The simplest definition of angina is chest pain, but that doesn’t really explain what it is, why it happens, and what it could mean for your health now and in the future.
This quick guide will explain angina causes, symptoms and risks in understandable terms. If you are worried about angina for your own health or that of someone you love, this should give you a foundation of knowledge so you understand what you are dealing with and can talk more directly with doctors if it’s a serious problem.
What Is Angina?
Angina is chest pain, but it is a very specific type of chest pain with a very specific cause. It comes on when the heart is not getting an adequate supply of blood. Blood is transferred in and out of the heart through arteries, but those arteries sometimes become clogged with something known as plaque. Clogged Arteries don’t allow blood to flow freely into and out of the heart.
Since blood is the vehicle for delivering oxygen to the heart, the inability to get sufficient supplies of blood into the heart is a big health concern.
This clogging of the arteries is the cause of cardiovascular atherosclerosis, which is the leading cause of death in many areas of the world. Angina is one of the major symptoms of cardiovascular heart disease and is often what sends concerned patients in to see their doctor for testing. The chest pain is caused directly from the distress of the heart when adequate supplies of blood (oxygen) do not make it through the arteries.
Consider the pain felt from angina to be a distress call from your heart. It is your heart alerting you that it needs more blood if you want it to continue functioning properly. This is a distress call that you do not want to ignore, since death by heart attack could be the final result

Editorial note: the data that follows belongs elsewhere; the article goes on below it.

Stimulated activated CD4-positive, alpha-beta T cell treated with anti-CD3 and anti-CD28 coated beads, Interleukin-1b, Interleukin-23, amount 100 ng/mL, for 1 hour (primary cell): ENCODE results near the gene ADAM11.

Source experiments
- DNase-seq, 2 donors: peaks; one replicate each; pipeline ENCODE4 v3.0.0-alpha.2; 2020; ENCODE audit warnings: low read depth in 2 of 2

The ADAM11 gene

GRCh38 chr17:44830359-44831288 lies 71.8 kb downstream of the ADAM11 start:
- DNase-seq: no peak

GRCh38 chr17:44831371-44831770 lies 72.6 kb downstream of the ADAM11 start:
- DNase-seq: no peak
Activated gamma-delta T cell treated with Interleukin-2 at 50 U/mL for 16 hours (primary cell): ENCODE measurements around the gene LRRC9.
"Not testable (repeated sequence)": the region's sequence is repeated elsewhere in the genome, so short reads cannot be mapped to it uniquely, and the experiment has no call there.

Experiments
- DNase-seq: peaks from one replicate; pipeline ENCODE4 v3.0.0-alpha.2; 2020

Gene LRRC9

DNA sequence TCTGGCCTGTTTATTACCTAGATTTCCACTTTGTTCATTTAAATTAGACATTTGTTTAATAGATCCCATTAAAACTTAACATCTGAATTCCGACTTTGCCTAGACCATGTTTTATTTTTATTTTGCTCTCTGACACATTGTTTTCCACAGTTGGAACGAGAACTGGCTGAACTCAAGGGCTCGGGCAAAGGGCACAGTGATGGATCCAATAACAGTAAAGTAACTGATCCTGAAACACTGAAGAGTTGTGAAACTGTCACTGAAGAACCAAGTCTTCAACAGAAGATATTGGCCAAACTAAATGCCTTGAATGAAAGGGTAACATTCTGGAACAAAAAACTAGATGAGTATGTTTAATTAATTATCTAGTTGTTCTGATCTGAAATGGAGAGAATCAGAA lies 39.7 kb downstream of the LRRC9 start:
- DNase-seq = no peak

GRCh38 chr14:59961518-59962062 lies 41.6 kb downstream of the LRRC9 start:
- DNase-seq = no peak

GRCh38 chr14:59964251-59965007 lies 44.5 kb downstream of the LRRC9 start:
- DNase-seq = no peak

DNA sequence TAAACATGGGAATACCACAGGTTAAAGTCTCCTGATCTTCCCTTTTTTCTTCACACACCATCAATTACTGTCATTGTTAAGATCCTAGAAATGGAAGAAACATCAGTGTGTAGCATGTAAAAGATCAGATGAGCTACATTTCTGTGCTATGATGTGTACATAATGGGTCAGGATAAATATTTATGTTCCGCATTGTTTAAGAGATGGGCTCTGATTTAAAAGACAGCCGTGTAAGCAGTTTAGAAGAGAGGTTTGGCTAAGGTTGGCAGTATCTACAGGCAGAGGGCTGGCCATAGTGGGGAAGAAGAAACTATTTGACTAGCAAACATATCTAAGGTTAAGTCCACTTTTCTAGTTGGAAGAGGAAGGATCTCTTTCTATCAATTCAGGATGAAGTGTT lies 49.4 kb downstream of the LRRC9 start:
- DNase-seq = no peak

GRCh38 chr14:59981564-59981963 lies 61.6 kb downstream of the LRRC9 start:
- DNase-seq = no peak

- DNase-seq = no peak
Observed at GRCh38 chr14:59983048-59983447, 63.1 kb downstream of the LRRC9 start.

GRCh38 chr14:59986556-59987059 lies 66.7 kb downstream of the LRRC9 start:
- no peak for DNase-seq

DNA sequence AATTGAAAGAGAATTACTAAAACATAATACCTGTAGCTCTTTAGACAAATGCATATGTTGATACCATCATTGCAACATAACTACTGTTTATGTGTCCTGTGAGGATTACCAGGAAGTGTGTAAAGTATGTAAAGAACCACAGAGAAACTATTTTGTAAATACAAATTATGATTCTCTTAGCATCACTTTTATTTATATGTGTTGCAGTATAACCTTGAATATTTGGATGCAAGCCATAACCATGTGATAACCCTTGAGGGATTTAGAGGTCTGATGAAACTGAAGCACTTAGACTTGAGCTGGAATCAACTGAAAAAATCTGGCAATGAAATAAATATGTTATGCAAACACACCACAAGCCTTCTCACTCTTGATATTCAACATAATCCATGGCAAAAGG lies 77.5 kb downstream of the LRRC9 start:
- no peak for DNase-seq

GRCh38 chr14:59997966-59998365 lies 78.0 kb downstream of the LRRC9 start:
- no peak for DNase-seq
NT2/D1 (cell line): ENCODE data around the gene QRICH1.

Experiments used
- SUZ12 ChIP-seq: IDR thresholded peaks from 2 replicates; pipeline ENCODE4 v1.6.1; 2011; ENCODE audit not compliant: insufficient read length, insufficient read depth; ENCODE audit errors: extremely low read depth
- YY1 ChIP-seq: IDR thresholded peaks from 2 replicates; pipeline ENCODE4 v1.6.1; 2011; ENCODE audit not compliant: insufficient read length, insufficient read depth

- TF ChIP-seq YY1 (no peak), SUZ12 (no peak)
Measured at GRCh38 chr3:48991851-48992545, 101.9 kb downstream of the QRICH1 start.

Symptoms of Angina
Now that you understand the angina causes, it is time to learn how to recognize the condition. Angina can occur while you are sitting still or while you are in motion. If it occurs when you are exercising, walking up a tall flight of stairs, or during a moment of emotional upset, then it is chronic angina that will typically go away rather quickly.
If it hangs around longer and tends to come when you are not active, then you may be dealing with a more serious condition known as unstable angina. This is the type of angina that may warn of a heart attack coming on, so it is very important to seek medical attention right away.
Chest pain is the most obvious sign of angina, but it may also come with pain in other areas of the body. You may also feel short of breath or there may be a sensation of tightness in your chest, arms, or other areas. If this is happening without exercise or emotional upset, then it’s important to take it seriously and head straight for an emergency room.
The ultimate risk of angina can be death, so you don’t want to take it lightly.
Understanding the angina causes and the most common symptoms is important, but also recognize that this condition can occur when there are no symptoms.